I remember exactly where I was on the evening of June 17, 1994. I was four months pregnant with my first child and had contracted a virus that could be potentially dangerous if transmitted to the fetus. The doctors suggested I have an amniocentesis. Thankfully, the baby had not contracted the virus and I went on to deliver a healthy baby girl that November.
Remembering the O.J. Simpson police chase
My memory of that day is so vivid because after the test, my doctor suggested I remain on bed rest for 24 hours. I stayed in my bed, watching re-runs of bad television shows to distract me from worrying.
Sometime that evening, though, it seemed like the only thing on television was live coverage of O.J. Simpson in his white Ford Bronco, being chased by police. I, along with most of America, watched the entire thing until he was eventually captured that night.
Apparently I am not alone in being able to recall where I was the night of the Bronco chase. Many people remember that night and the sensational murder trial that followed. I hadn’t thought about it in years, but the O.J. case is back on my mind because of the new television miniseries, American Crime Story, which is set to air on Feb. 2. The 10-episode series is based on the book, The Run of His Life: The People v. O.J. Simpson by CNN legal analyst Jeffrey Toobin.
A little history on O.J. Simpson
Information about O.J. Simpson flooded the media, from his early days and the upward trajectory of his career. Orenthal James (O.J.) Simpson was a very famous prior to the events that occurred in 1994. He was a professional football player, well-known sports broadcaster, spokesperson and actor. He played football for USC and won the Heisman Trophy in 1968. In 1969 he was a first round draft pick and played in the NFL for 11 seasons. In 1983 he was inducted into the College Football Hall of Fame, and in 1985 he was inducted into the Pro Football Hall of Fame. After retiring from football, he became a commentator on Monday Night Football and on NFL on NBC. While still playing football, Simpson did some acting and continued to have roles in both television and movies after his football career was over.
In 1975, he began a long partnership as the spokesperson for Hertz car rentals. Simpson was hired because he, a famous athlete and a running back, was known for his speed. This partnership would continue for close to 20 years.
In 1985 Simpson married Nicole Brown and they went on to have two children together. During their seven-year marriage, which ended in divorce, there were rumors of domestic violence (including Simpson pleading no contest to spousal abuse in 1989). On June 12, 1994, Nicole Brown Simpson and her friend Ronald Goldman were murdered in her home.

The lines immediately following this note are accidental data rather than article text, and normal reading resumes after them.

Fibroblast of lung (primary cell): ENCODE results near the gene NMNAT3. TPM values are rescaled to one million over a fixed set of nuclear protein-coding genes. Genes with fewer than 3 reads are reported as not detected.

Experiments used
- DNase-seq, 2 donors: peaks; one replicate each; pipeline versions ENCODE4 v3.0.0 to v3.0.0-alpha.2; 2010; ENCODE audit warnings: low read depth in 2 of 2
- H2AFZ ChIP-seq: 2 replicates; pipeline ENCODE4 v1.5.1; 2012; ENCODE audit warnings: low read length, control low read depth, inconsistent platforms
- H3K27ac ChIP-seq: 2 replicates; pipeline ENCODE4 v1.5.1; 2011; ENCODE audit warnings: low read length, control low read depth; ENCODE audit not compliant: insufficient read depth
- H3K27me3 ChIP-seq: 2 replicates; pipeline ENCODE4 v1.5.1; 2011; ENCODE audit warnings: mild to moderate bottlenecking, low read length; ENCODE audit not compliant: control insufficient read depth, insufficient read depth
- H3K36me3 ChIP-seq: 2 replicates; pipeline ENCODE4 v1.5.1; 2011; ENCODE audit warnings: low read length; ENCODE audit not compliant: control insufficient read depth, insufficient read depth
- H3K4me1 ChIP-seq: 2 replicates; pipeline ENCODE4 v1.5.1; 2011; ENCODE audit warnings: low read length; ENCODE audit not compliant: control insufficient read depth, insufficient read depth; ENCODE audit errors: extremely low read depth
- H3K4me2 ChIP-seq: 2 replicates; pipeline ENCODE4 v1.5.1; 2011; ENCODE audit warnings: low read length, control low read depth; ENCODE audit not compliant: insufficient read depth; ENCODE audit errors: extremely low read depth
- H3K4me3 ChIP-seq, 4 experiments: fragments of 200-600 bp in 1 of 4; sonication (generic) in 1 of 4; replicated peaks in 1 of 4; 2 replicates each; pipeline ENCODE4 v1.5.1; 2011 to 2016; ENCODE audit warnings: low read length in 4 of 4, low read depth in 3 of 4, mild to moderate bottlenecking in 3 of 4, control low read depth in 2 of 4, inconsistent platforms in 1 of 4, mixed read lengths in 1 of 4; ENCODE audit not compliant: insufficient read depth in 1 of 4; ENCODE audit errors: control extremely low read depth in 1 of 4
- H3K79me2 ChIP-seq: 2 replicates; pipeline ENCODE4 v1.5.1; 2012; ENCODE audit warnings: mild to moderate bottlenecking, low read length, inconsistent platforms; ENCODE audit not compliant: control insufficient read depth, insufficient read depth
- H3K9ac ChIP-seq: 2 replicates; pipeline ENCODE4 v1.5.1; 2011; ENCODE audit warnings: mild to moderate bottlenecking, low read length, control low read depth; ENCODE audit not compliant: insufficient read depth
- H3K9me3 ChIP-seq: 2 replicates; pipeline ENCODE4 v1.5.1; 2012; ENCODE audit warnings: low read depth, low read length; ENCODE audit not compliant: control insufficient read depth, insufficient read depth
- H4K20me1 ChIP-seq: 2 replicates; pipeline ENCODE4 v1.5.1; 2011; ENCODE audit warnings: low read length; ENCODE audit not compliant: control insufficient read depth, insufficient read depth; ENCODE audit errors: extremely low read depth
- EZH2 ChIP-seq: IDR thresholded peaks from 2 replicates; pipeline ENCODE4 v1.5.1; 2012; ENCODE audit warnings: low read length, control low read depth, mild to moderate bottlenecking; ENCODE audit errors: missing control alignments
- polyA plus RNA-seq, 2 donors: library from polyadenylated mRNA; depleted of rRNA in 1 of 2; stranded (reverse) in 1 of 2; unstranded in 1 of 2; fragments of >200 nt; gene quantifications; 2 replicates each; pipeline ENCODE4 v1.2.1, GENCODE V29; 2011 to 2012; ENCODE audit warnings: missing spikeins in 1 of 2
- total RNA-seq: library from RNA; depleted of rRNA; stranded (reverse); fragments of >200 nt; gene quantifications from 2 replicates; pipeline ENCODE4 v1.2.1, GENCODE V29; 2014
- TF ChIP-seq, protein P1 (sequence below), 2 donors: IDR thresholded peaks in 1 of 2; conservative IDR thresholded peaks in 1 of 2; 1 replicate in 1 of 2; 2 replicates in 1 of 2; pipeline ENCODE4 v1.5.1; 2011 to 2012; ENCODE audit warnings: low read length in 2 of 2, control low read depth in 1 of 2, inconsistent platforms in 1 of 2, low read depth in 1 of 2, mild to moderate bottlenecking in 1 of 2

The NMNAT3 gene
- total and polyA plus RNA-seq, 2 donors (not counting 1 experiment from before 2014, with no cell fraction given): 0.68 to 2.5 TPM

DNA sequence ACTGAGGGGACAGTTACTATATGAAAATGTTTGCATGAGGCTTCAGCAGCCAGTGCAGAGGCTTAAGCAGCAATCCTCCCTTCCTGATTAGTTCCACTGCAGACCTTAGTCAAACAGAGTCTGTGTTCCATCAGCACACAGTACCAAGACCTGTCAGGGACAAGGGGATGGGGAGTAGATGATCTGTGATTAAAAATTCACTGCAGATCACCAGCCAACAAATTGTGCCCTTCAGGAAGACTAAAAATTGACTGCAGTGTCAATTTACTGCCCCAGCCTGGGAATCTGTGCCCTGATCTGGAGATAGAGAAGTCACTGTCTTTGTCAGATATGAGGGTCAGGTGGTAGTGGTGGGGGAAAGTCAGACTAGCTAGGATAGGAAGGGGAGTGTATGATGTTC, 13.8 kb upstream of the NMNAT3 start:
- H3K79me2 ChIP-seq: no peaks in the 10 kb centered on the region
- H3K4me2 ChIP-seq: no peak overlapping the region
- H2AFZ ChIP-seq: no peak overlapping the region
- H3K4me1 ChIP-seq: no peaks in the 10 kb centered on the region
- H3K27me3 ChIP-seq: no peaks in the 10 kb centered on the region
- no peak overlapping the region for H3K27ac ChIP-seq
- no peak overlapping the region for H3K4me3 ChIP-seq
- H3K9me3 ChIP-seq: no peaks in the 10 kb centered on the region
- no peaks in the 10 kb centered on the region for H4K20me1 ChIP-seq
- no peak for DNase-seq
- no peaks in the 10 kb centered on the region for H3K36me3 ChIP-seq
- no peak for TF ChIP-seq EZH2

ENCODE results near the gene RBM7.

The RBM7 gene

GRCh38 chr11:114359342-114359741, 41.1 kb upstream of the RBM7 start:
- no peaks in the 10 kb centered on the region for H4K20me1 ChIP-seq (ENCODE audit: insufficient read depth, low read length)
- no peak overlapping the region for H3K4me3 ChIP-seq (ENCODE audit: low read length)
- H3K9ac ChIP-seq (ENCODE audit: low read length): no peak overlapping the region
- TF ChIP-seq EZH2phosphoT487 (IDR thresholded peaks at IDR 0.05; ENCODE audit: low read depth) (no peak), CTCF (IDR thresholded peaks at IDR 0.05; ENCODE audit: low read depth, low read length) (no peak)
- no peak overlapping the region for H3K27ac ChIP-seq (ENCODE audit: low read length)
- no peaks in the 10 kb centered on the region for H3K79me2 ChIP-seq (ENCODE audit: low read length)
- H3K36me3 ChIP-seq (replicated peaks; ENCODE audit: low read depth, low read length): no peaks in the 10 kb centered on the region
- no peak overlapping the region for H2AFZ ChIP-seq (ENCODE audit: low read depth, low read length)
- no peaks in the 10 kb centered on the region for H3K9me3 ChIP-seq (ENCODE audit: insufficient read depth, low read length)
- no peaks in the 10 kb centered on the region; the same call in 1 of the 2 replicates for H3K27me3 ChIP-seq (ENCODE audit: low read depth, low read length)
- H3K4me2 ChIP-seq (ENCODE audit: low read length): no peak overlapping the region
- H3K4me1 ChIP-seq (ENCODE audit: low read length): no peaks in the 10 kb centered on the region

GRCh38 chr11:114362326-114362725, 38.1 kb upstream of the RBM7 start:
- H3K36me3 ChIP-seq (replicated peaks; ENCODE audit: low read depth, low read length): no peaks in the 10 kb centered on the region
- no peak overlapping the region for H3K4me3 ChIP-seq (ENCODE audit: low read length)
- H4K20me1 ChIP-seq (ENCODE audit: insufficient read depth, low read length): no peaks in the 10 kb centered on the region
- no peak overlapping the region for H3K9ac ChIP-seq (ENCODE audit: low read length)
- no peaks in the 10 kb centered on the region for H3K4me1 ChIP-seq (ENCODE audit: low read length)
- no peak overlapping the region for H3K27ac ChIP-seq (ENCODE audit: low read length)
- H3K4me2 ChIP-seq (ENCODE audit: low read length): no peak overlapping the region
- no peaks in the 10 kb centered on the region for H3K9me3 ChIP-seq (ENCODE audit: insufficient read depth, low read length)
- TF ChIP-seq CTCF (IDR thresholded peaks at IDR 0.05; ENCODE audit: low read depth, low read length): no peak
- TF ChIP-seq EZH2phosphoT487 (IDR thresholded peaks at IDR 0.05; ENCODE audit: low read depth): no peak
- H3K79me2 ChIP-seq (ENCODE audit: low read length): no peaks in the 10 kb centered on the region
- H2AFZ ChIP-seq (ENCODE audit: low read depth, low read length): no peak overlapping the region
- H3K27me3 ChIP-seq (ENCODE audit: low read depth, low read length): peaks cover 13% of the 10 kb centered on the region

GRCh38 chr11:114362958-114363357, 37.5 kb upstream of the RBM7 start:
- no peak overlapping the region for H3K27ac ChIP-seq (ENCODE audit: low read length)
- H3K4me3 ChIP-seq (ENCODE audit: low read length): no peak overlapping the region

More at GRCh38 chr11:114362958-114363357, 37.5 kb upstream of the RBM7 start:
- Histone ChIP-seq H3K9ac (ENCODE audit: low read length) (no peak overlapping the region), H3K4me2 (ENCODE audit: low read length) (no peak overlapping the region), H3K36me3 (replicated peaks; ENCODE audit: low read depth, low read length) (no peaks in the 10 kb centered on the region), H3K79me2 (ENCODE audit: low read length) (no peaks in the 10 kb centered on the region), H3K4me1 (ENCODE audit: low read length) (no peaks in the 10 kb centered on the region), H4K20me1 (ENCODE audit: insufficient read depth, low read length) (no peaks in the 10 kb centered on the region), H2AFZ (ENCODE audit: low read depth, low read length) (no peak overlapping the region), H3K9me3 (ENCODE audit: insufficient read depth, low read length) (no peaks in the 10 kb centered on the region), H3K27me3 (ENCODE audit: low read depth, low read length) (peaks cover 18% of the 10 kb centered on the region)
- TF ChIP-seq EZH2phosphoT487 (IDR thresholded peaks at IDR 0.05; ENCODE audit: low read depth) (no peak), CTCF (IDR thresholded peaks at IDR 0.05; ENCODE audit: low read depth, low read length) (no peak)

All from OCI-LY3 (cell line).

How a murder trial captured the attention of the American public
It was because O.J. was so famous in so many different arenas that the events of June 1994 seemed so surreal and captured the nation’s attention. Simpson went from a successful, admired and beloved athlete and celebrity to a suspect in a double murder. The nation was riveted.
The murder, car chase and trial resulted in a media storm. Water cooler chatter across the country was devoted to this horrific crime and the unbelievable fall from grace of this one-time sports hero. The criminal trial began in November 1994 and was televised through Oct. 3, 1995, when in a surprise-to-many verdict, O.J was acquitted. Although Simpson was cleared of all charges in the criminal case, in 1997 a civil court awarded a judgment against him for the wrongful deaths of Nicole and Goldman. Simpson is currently serving time in prison on totally unrelated charges.
Everyone involved in the case, the lawyers, the judge, the lead detective and even O.J.’s houseguest all became household names. Jay Leno had a dance group on his late night show called “The Dancing Itos” with men dressed as Judge Lance Ito.
Anticipating American Crime Story
The miniseries, told from the lawyers’ perspective, promises to provide new details about the O.J. Simpson case. The all-star cast includes Academy Award winner Cuba Gooding Jr. as Simpson, Sara Paulson as District Attorney Marcia Clark, John Travolta and Courtney B. Vance as defense attorneys Robert Shapiro and Johnnie Cochran. David Schwimmer plays Robert Kardashian (pre-Kardashian fame), a close ally of Simpson’s who attended much of the trial.
Advanced buzz has been positive from critics how have screened the first few episodes. While I am admittedly intrigued about re-visiting this sensational trial, especially with such a stellar cast, I can’t help but feel bad for the families of the two victims. They lost their loved ones and received no closure from the murder trial.
Re-living it again in prime time close to 20 years later must be extremely difficult.
More: Why I Love TV Time with My Kids